It’s no surprise that smartphones have become virtual enemies with brick-and-mortar stores given the fierce competition for shopping dollars. But retail and mobile can be besties if retailers embrace the digital features consumers want before they even set foot in a store and while there. In fact, 71% of smartphone users who research products inside a store say the device has become more important to their shopping experience. So how retailers can capitalize on this behavior and grab those purchasing dollars?
Understanding how we got here is just as important as solving the problem: It was a perfect storm that ultimately led to smartphones gaining shopping power and resulted in a sustained drop in CPG and tech retail businesses. Credit (or blame) it on the ease of online purchasing, meteoric rise of showrooming, and digitally fueled “now” consumer mentality.
Results, however, from Digital Impact on In-Store Shopping: Research Debunks Common Myths, a recent study by Google, Ipsos MediaCT, and Sterling Brands, indicate a new purchasing era is emerging where mobile technology can play a big role in the decision-making process beyond local search. It can help both to lure customers into the store and, once there, to open their wallets. The good news is that brick-and-mortar stores can exploit the benefits of smartphones instead of working at seemingly opposing purposes. But like any good sale, retailers should pay attention and act now.
Retail and Mobile Tip #1: Provide the right info online
With increased local search options on smartphones, consumers want tons of information before they’ll go into a store. A whopping 72% say they desire the price of the item, followed by stock availability, the location of the store, store hours, you get the idea. They want a lot of data before they even think about doing business with brick-and-mortar retail.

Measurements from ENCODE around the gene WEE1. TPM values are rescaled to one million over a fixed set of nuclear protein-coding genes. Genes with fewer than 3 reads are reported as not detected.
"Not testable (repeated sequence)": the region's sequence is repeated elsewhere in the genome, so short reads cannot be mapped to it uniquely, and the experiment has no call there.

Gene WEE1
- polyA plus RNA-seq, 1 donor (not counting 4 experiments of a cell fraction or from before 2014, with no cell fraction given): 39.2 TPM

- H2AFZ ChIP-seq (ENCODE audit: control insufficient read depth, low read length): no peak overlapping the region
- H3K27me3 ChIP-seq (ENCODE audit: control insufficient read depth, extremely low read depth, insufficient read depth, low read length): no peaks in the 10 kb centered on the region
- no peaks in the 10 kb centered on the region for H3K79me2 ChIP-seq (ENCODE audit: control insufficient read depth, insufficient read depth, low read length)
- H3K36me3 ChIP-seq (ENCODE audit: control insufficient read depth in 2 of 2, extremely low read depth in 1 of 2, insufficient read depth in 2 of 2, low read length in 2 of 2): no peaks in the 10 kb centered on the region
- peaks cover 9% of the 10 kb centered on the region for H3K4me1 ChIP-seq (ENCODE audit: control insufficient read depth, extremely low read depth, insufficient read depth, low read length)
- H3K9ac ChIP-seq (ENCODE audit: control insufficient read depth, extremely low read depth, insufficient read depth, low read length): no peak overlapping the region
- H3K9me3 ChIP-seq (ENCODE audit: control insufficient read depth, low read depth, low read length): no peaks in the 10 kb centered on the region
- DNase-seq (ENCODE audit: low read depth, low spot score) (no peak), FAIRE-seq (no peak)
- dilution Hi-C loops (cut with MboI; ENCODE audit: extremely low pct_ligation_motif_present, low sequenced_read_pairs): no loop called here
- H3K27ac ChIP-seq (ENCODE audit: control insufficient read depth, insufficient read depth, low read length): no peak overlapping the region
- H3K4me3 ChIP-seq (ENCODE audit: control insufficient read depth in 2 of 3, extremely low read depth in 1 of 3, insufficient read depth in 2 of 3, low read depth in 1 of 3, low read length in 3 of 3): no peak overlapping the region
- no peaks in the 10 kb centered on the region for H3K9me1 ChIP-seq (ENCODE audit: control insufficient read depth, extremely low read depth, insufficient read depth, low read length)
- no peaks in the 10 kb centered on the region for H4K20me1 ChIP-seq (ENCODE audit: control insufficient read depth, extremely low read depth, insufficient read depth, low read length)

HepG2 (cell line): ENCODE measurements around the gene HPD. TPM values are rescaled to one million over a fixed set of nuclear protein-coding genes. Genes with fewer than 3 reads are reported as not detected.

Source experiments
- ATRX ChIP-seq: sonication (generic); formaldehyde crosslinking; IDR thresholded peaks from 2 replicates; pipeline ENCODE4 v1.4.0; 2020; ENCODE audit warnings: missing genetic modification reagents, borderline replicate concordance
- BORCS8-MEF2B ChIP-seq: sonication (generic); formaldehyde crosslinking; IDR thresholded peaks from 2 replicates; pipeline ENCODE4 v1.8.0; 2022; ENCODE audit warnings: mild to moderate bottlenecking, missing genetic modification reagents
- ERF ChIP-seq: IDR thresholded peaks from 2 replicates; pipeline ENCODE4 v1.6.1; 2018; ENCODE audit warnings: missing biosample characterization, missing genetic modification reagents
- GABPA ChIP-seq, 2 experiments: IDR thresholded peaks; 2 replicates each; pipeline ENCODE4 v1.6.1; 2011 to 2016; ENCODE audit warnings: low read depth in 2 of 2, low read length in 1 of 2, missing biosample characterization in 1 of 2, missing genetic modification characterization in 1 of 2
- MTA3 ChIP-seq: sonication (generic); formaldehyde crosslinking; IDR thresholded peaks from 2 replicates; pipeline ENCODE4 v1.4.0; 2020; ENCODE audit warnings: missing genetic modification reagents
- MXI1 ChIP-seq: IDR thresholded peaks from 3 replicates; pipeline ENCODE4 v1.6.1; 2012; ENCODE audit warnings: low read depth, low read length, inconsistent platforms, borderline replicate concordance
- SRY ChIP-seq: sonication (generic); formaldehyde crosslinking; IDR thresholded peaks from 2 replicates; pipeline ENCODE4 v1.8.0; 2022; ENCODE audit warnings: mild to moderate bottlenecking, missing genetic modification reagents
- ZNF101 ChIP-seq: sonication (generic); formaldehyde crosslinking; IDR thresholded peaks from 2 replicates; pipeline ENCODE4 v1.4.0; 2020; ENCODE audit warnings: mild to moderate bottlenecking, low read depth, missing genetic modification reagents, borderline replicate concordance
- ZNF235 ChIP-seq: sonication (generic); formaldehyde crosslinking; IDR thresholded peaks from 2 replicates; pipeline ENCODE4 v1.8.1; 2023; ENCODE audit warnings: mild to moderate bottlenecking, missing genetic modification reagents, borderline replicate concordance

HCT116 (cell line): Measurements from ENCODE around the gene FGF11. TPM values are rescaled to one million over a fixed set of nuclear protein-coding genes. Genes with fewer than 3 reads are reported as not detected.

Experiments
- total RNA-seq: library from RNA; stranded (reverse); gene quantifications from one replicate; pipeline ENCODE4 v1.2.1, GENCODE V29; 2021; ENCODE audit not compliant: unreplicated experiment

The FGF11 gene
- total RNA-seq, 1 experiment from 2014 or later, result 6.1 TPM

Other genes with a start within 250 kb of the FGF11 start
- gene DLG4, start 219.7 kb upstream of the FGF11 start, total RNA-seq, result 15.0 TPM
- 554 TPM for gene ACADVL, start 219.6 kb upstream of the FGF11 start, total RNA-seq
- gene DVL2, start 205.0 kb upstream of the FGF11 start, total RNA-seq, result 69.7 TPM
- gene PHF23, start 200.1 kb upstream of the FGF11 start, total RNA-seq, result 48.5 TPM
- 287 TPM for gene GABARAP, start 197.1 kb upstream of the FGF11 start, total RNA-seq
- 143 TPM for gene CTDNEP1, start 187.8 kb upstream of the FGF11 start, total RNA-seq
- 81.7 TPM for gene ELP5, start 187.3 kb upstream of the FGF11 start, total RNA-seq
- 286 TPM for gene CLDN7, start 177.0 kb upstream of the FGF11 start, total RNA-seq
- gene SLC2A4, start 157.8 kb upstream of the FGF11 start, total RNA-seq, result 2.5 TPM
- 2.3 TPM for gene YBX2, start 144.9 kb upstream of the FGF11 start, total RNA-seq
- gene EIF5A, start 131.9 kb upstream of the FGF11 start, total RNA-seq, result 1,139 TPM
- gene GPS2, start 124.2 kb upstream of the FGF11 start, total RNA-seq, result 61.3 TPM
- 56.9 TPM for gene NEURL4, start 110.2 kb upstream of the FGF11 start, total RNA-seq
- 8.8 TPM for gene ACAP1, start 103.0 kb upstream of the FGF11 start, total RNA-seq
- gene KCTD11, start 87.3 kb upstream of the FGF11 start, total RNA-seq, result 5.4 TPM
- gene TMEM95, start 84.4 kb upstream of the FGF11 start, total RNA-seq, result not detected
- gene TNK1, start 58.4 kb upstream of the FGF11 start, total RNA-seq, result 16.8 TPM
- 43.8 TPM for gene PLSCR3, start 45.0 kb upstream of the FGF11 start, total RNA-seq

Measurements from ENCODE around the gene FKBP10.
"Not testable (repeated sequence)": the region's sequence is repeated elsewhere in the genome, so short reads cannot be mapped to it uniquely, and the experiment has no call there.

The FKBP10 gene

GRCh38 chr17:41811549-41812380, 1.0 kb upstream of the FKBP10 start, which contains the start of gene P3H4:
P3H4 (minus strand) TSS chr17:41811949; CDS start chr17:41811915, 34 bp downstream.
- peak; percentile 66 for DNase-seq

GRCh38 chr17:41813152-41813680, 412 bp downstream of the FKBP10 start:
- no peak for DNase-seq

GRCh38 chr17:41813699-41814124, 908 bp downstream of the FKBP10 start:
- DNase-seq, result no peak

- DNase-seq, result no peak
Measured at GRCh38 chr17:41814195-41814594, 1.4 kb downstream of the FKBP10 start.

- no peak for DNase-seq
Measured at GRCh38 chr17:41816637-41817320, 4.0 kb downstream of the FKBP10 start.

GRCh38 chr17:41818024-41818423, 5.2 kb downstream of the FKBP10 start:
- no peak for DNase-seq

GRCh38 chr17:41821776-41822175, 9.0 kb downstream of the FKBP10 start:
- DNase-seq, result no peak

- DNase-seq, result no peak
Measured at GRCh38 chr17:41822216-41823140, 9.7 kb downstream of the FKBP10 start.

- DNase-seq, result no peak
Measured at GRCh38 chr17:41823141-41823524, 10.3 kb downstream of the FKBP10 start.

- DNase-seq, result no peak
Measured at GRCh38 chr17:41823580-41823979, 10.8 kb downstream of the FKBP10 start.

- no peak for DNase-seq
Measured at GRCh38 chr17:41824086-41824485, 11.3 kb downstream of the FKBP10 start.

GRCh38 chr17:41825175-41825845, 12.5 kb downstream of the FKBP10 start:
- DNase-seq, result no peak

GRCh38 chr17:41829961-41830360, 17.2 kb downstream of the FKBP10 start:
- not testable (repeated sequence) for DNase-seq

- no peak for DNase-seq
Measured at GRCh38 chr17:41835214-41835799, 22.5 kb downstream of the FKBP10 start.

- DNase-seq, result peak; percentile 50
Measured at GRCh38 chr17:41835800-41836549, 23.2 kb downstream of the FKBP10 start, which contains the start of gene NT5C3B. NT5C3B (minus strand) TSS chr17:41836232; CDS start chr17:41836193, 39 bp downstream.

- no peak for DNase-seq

The study points out that three out of four shoppers who find the right information in online search results are more likely to visit stores. c Conversely, one in four say without it, they’ll steer clear of a store to avoid the risk of items being unavailable. The net-net? Geo-targeting content and ads help retailers connect with shoppers who may be close to the store.
A powerful way to appeal to these hybrid mobile shoppers is to reinforce product availability with local inventory ads so consumers will feel confident when they visit the retailer. For example, Macys.com creates local inventory ads to showcase local in-store merchandise, and it’s been a successful tactic for the department store.
Retail and Mobile Tip #2: Harness mobile technology to win the in-store sale
Once they are in a storearmed with a smartphone, consumers expect an informative, customized experience. A full 42% are thinking about additional purchases in your store and doing research while inside (64% on search engines and about 40% on the retailer’s website or app). Only a small group will explore another retailer’s website or app. This behavior presents many opportunities for retailers to connect with shoppers who want personalized coupons (85%); recommendations for what to purchase (64%); and reviews (54%). Essentially it’s the retailer’s sale to lose if they don’t supply the technology to help shoppers while in a store.
Sephora is a prime example of a retailer embracing the power of mobile search to help consumers find the right products at those pivotal moments. Designed by the company, their app offers easy access to product ratings and reviews. Retailers can use their existing online presence—whether it’s website, apps, mobile ads or search results—to help in-store shoppers make smart purchasing decisions, which ultimately discourages them from turning to the competition.
Retail and Mobile living in harmony
Overall, the Google study reveals that consumers are more than happy to make a beeline to their local store if expectations for price, availability, and other purchasing checkpoints meet consumer needs. Once inside, consumers want more of a personalized experience, using their phone as the fastest path to research additional products they are already considering. Retailers who harness mobile technology to respond to consumers’ needs rather than viewing it as competition can be a smartphone shopper’s BFF—which is a happy ending for everyone.